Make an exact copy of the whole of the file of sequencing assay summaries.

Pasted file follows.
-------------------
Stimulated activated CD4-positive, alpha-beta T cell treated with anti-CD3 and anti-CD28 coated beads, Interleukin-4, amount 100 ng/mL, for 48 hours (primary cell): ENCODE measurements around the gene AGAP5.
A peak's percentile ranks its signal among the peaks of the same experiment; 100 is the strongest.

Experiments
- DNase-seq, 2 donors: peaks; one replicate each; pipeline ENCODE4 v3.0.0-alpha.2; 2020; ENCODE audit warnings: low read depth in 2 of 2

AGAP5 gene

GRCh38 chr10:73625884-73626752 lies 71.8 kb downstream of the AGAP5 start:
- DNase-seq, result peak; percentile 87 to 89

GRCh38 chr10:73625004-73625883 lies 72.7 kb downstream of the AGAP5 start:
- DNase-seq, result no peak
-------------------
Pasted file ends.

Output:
Stimulated activated CD4-positive, alpha-beta T cell treated with anti-CD3 and anti-CD28 coated beads, Interleukin-4, amount 100 ng/mL, for 48 hours (primary cell): ENCODE measurements around the gene AGAP5.
A peak's percentile ranks its signal among the peaks of the same experiment; 100 is the strongest.

Experiments
- DNase-seq, 2 donors: peaks; one replicate each; pipeline ENCODE4 v3.0.0-alpha.2; 2020; ENCODE audit warnings: low read depth in 2 of 2

AGAP5 gene

GRCh38 chr10:73625884-73626752 lies 71.8 kb downstream of the AGAP5 start:
- DNase-seq, result peak; percentile 87 to 89

GRCh38 chr10:73625004-73625883 lies 72.7 kb downstream of the AGAP5 start:
- DNase-seq, result no peak